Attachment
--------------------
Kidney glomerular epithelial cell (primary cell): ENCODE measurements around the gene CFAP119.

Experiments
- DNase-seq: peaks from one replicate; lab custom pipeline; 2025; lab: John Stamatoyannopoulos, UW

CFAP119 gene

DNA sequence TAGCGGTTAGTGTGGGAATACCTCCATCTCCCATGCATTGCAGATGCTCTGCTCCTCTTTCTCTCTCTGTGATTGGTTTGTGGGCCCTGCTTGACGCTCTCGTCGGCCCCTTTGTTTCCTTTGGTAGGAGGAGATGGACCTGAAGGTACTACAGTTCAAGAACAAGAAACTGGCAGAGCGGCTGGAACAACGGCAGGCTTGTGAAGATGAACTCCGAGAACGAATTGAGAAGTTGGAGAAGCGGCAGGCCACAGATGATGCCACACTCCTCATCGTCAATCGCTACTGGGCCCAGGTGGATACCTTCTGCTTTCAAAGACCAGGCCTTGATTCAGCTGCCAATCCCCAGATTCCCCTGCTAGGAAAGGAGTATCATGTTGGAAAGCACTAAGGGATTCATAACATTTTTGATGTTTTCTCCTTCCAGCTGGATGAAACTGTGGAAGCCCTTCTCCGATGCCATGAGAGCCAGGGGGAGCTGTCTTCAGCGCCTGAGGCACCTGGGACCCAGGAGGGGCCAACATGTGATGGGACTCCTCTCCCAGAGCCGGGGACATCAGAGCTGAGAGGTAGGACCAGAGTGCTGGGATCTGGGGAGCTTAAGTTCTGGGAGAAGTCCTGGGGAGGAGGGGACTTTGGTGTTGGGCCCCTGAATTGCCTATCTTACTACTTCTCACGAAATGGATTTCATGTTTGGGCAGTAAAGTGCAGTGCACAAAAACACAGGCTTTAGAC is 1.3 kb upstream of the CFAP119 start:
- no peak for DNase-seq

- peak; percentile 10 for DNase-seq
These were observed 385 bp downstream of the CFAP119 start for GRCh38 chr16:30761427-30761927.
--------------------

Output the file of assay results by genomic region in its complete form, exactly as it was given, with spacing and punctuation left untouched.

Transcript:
Kidney glomerular epithelial cell (primary cell): ENCODE measurements around the gene CFAP119.

Experiments
- DNase-seq: peaks from one replicate; lab custom pipeline; 2025; lab: John Stamatoyannopoulos, UW

CFAP119 gene

DNA sequence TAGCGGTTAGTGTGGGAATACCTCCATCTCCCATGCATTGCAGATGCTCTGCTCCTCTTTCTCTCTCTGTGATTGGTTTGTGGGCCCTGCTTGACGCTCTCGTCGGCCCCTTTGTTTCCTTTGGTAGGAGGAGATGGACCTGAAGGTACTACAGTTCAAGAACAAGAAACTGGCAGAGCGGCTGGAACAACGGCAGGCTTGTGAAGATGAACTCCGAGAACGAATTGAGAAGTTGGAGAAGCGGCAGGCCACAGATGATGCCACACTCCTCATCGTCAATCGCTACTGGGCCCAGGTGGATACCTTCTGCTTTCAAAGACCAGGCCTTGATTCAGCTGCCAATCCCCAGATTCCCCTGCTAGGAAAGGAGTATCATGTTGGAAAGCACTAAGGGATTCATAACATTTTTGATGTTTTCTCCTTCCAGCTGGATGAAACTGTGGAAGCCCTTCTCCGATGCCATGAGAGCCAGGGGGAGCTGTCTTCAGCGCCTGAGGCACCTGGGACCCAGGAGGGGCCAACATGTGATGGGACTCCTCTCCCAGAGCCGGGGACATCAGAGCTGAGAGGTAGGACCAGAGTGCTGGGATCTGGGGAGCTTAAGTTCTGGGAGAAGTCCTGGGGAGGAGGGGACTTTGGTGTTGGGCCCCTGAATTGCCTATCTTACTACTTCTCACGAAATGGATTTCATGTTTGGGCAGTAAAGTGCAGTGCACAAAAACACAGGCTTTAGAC is 1.3 kb upstream of the CFAP119 start:
- no peak for DNase-seq

- peak; percentile 10 for DNase-seq
These were observed 385 bp downstream of the CFAP119 start for GRCh38 chr16:30761427-30761927.